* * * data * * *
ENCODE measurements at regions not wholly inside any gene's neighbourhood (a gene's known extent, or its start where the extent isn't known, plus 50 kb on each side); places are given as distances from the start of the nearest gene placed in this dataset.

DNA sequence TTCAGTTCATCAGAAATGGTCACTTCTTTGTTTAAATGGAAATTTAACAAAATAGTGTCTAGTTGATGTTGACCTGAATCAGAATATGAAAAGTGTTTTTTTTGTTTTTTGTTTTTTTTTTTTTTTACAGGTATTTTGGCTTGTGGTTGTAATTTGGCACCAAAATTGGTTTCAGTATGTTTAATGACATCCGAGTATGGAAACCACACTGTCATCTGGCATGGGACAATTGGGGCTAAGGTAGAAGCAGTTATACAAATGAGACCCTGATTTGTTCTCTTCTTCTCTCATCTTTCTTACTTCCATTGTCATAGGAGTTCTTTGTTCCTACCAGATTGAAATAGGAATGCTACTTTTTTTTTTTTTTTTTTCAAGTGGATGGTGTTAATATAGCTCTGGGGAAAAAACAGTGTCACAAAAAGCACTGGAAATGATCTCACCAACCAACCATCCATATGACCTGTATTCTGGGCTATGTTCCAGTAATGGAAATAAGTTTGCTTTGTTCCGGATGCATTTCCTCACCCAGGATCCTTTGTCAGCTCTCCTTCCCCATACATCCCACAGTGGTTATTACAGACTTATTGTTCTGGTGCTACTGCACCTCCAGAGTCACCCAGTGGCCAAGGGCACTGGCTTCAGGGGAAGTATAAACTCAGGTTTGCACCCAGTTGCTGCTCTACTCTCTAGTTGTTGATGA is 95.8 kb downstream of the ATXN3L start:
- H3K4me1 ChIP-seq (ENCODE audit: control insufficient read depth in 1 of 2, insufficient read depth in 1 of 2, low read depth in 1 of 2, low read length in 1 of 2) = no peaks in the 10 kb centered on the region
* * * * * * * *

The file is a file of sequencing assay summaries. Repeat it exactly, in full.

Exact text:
ENCODE measurements at regions not wholly inside any gene's neighbourhood (a gene's known extent, or its start where the extent isn't known, plus 50 kb on each side); places are given as distances from the start of the nearest gene placed in this dataset.

DNA sequence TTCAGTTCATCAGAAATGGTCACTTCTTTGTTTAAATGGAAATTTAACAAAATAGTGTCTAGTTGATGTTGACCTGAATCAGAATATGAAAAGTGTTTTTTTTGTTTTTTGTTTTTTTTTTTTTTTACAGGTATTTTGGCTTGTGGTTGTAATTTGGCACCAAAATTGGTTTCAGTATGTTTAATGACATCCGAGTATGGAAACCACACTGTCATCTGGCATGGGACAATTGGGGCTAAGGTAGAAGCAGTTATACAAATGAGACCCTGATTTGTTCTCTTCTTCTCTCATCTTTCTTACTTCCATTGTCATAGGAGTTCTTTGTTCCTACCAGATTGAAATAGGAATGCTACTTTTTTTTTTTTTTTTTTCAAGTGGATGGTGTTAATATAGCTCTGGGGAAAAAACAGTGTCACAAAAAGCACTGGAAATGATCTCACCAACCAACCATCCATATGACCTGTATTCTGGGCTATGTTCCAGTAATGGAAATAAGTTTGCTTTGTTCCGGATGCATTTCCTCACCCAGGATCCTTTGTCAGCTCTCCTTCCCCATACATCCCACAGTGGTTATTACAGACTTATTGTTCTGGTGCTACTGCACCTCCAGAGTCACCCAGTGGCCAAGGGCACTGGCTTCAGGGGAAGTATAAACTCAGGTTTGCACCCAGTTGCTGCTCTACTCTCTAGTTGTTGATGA is 95.8 kb downstream of the ATXN3L start:
- H3K4me1 ChIP-seq (ENCODE audit: control insufficient read depth in 1 of 2, insufficient read depth in 1 of 2, low read depth in 1 of 2, low read length in 1 of 2) = no peaks in the 10 kb centered on the region